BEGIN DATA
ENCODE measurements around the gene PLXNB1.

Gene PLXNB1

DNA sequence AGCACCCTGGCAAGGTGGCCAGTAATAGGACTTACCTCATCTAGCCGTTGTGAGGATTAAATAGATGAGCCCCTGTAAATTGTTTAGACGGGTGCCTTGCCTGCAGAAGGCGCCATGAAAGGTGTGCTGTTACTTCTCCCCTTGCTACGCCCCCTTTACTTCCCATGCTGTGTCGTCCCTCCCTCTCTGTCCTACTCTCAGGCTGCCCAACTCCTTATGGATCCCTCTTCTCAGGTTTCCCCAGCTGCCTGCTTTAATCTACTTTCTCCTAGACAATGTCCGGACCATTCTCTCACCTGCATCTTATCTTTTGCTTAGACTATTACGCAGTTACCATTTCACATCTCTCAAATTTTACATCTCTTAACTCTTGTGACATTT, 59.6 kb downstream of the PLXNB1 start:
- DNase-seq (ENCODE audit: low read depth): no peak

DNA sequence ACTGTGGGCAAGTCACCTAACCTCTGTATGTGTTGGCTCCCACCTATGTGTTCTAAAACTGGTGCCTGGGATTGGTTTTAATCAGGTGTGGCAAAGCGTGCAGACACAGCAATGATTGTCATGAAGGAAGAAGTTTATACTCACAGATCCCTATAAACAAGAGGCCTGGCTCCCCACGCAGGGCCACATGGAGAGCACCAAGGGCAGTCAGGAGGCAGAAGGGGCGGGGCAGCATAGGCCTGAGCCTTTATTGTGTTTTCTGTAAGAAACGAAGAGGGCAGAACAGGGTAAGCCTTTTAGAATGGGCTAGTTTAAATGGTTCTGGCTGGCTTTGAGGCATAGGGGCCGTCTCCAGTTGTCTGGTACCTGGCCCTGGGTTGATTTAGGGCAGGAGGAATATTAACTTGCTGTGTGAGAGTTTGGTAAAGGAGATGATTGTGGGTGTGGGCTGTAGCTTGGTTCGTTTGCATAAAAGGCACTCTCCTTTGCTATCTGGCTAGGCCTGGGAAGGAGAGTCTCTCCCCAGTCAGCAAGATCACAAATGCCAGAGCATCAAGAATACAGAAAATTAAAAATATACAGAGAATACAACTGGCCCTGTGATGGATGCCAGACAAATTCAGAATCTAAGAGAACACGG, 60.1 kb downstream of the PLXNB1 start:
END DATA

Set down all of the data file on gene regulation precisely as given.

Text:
ENCODE measurements around the gene PLXNB1.

Gene PLXNB1

DNA sequence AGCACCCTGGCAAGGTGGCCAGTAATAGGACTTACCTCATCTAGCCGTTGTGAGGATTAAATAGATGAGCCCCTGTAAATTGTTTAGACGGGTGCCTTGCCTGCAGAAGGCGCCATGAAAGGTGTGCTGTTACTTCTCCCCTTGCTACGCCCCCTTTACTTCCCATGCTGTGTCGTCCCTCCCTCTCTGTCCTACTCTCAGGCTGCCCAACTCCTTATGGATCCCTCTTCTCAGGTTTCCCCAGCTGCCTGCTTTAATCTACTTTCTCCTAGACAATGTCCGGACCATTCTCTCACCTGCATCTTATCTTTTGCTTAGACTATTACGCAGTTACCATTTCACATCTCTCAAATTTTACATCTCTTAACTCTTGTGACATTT, 59.6 kb downstream of the PLXNB1 start:
- DNase-seq (ENCODE audit: low read depth): no peak

DNA sequence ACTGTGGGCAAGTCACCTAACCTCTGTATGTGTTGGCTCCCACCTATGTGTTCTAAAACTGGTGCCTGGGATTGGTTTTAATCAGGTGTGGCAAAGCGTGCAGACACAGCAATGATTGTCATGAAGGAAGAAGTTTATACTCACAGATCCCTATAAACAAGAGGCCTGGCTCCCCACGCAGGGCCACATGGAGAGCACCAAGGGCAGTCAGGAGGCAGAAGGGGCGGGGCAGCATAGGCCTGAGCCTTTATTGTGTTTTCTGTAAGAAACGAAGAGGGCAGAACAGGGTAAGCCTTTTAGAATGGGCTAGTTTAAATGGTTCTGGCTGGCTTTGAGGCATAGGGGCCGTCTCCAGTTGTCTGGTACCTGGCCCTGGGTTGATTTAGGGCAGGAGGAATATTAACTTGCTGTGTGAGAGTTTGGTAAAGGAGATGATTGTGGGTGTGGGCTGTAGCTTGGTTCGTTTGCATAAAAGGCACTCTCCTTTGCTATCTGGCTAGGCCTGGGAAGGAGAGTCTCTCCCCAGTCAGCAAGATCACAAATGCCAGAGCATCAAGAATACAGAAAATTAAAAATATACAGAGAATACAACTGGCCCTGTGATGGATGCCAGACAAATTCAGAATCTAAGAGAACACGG, 60.1 kb downstream of the PLXNB1 start: